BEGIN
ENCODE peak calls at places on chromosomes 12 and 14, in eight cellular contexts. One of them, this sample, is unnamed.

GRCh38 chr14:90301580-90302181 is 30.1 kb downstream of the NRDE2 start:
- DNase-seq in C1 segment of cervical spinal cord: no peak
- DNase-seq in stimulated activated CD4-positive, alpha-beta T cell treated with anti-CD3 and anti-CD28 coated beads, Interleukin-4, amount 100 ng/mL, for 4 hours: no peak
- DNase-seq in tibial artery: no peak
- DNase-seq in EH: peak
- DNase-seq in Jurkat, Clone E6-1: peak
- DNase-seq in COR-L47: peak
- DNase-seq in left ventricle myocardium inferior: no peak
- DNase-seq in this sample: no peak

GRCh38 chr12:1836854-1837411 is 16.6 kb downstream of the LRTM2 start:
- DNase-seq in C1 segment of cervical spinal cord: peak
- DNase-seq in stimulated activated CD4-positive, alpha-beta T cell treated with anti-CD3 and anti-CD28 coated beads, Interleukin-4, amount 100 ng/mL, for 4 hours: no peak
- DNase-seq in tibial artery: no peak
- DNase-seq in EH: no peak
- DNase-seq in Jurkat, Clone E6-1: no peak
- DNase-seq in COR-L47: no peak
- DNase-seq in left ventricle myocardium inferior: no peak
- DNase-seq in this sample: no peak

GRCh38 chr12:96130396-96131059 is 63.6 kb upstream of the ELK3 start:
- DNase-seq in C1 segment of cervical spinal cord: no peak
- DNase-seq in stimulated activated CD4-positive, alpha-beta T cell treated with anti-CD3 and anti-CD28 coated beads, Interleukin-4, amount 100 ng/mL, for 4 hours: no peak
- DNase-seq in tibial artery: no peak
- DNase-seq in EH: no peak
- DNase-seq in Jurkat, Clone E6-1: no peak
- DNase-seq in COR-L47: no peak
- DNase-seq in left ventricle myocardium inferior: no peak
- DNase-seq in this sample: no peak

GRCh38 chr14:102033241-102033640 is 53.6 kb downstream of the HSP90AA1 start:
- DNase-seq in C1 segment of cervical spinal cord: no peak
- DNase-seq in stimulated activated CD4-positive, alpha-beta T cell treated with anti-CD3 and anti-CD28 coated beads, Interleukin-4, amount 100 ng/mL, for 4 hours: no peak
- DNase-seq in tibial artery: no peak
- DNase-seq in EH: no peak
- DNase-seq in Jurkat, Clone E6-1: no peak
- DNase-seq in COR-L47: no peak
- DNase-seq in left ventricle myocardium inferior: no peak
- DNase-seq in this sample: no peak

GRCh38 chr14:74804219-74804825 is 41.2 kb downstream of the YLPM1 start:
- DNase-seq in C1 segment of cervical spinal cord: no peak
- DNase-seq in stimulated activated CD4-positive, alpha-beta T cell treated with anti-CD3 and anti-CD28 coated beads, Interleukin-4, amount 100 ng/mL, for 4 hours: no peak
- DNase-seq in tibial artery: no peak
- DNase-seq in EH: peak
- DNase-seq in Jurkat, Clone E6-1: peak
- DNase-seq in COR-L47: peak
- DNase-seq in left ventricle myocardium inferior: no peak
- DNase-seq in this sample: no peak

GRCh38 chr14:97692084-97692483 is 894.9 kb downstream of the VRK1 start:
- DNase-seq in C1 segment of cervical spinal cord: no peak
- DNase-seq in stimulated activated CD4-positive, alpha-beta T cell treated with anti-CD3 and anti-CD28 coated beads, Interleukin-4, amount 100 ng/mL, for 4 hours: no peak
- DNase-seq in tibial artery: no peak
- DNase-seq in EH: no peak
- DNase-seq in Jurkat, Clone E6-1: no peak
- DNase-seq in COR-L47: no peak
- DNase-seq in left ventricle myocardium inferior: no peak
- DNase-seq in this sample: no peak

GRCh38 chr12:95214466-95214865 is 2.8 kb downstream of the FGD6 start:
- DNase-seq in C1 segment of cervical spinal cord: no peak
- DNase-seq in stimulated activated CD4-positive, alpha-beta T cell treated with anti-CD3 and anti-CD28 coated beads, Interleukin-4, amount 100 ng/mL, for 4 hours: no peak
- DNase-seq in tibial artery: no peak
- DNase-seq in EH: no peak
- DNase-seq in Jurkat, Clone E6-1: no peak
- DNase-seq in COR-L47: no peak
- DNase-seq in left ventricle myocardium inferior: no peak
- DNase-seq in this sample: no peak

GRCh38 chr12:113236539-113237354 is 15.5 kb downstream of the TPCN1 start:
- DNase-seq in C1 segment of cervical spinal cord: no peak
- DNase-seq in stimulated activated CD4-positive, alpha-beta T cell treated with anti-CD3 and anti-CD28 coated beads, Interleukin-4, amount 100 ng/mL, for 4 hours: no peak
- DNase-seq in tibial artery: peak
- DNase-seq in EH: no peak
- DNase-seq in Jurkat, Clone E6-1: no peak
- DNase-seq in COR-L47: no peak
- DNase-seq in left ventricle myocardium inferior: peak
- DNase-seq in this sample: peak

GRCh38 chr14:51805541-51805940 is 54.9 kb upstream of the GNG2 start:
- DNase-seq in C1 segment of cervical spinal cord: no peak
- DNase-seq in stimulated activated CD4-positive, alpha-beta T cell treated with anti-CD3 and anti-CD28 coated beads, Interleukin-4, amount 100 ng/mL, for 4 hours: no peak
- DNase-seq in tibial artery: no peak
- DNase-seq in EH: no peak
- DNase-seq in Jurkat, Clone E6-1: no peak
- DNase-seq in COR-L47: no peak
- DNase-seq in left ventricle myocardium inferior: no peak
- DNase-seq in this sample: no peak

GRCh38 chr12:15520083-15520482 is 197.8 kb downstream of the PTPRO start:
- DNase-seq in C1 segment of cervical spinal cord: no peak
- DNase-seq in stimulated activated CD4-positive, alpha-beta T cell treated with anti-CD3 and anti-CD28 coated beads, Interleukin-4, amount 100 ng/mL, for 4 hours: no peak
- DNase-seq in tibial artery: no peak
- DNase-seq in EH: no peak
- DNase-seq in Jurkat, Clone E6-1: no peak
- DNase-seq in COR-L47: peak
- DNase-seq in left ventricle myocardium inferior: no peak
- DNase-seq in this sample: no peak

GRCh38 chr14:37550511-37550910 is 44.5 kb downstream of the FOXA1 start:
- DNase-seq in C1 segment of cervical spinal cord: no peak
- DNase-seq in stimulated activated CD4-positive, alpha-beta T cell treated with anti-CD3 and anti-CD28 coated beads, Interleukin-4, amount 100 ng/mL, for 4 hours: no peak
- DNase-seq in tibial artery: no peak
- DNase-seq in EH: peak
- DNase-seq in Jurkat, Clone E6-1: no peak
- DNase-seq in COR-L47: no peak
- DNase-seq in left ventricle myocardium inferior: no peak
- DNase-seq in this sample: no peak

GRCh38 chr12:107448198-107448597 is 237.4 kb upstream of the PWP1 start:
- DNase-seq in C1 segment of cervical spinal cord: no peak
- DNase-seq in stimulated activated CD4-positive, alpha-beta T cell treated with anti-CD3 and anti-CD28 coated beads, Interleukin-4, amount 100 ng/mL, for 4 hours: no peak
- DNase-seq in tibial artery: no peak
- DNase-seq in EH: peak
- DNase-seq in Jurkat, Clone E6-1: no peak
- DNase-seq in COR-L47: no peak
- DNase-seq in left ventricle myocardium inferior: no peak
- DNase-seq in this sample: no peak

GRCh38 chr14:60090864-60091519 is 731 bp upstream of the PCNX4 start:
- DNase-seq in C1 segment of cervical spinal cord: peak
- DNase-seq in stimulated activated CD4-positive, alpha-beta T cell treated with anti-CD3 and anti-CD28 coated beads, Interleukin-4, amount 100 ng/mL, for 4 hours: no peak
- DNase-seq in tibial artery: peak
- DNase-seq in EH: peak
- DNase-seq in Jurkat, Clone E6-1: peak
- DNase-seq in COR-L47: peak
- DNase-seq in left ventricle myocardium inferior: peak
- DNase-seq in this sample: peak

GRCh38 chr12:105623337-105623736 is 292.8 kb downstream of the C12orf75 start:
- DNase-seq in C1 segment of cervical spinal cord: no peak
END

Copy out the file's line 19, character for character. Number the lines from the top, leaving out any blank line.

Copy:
- DNase-seq in this sample: no peak